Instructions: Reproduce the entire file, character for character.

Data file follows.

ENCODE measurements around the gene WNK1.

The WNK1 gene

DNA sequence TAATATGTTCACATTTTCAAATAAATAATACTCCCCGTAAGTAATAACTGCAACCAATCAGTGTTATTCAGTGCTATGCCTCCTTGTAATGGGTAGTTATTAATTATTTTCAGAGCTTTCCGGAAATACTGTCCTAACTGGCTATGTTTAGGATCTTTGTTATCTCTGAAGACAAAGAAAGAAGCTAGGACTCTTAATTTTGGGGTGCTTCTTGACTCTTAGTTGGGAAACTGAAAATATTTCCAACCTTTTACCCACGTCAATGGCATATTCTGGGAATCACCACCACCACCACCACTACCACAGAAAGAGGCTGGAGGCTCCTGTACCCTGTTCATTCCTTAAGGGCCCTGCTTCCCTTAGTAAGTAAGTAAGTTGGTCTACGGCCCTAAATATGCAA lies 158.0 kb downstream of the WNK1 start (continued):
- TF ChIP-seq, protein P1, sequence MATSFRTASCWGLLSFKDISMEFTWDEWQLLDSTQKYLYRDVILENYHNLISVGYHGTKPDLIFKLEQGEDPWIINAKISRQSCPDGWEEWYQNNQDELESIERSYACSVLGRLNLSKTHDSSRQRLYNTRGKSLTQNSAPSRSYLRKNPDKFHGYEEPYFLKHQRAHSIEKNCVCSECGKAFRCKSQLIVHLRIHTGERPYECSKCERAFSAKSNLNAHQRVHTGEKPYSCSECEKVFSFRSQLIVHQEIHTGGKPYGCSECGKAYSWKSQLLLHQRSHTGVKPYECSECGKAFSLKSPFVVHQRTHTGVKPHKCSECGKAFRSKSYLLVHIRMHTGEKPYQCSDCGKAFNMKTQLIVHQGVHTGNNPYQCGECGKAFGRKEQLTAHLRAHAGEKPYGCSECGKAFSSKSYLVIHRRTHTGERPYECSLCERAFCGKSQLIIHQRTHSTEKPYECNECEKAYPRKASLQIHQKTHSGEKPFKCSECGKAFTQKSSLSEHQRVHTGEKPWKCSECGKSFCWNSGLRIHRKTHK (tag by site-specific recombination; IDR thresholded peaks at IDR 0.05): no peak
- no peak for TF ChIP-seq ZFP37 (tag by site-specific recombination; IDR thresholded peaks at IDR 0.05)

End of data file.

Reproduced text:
ENCODE measurements around the gene WNK1.

The WNK1 gene

DNA sequence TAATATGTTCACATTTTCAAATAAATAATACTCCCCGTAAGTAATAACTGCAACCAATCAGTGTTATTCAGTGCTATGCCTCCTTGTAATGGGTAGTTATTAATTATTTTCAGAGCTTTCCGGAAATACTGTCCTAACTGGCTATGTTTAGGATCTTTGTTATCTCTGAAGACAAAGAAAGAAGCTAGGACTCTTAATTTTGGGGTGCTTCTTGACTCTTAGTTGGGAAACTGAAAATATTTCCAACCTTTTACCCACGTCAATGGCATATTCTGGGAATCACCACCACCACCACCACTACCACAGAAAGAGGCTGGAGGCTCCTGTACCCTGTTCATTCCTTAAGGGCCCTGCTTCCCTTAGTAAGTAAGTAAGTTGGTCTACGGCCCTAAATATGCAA lies 158.0 kb downstream of the WNK1 start (continued):
- TF ChIP-seq, protein P1, sequence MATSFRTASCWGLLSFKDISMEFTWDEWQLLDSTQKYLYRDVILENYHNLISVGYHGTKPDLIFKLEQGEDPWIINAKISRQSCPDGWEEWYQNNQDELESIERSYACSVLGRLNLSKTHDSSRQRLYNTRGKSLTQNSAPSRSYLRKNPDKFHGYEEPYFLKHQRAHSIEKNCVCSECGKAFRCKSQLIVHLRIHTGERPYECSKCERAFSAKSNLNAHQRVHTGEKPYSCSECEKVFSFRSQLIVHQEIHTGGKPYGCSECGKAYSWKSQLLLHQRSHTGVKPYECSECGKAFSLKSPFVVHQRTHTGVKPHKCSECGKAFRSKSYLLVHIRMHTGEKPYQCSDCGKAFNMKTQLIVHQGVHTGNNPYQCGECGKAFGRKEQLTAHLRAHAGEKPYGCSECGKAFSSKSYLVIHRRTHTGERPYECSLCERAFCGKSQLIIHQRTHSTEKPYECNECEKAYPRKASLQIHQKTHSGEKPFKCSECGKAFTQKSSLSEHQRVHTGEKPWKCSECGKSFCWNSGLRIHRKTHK (tag by site-specific recombination; IDR thresholded peaks at IDR 0.05): no peak
- no peak for TF ChIP-seq ZFP37 (tag by site-specific recombination; IDR thresholded peaks at IDR 0.05)